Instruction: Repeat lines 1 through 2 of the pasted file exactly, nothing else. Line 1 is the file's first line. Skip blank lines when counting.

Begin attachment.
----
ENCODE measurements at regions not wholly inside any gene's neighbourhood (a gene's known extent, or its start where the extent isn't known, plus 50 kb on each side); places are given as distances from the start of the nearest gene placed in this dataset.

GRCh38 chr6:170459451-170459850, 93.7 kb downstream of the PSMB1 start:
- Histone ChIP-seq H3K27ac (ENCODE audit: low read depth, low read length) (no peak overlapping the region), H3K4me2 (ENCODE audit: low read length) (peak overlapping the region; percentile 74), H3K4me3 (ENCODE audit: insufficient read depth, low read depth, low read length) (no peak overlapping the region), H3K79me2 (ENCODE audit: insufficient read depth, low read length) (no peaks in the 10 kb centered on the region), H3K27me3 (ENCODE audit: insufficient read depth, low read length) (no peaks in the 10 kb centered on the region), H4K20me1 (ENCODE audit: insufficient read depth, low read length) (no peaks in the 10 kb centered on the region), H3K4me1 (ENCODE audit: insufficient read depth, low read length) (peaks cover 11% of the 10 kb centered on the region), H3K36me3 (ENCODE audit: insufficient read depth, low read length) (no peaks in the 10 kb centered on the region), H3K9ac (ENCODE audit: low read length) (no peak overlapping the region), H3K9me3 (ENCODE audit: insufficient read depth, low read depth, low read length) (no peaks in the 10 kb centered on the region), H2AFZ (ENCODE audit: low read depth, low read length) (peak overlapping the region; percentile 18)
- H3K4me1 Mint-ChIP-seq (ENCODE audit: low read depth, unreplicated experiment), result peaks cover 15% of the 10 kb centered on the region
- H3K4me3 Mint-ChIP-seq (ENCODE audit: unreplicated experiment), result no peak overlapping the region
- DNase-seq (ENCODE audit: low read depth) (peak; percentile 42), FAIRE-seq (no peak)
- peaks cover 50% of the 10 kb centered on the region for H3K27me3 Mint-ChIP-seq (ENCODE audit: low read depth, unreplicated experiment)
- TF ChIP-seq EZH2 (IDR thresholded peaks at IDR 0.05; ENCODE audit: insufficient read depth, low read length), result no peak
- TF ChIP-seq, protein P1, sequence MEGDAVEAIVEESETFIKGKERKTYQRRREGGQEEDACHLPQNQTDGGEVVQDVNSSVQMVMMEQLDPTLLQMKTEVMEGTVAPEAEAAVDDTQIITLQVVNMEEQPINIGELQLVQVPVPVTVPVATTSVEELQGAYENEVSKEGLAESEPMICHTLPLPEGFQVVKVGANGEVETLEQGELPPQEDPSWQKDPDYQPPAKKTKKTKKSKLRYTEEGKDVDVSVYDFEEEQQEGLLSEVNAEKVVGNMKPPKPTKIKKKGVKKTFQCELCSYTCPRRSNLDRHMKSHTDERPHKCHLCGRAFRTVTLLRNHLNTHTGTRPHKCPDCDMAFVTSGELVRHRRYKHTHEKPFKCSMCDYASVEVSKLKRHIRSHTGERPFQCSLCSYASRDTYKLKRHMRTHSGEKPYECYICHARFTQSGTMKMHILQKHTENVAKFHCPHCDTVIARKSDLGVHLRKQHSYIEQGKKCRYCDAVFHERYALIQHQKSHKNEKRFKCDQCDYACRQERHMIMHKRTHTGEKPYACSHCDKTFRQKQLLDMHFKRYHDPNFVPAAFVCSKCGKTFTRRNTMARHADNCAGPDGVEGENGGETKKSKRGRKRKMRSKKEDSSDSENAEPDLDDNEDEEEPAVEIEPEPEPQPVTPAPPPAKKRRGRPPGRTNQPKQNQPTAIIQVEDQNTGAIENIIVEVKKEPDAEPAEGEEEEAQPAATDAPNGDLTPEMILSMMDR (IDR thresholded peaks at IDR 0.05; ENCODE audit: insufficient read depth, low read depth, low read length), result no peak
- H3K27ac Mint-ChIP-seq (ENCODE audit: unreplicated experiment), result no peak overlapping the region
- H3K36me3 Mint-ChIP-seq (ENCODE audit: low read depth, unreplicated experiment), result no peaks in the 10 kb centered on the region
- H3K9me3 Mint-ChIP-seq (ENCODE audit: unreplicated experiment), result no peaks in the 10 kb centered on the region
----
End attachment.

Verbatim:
ENCODE measurements at regions not wholly inside any gene's neighbourhood (a gene's known extent, or its start where the extent isn't known, plus 50 kb on each side); places are given as distances from the start of the nearest gene placed in this dataset.

GRCh38 chr6:170459451-170459850, 93.7 kb downstream of the PSMB1 start: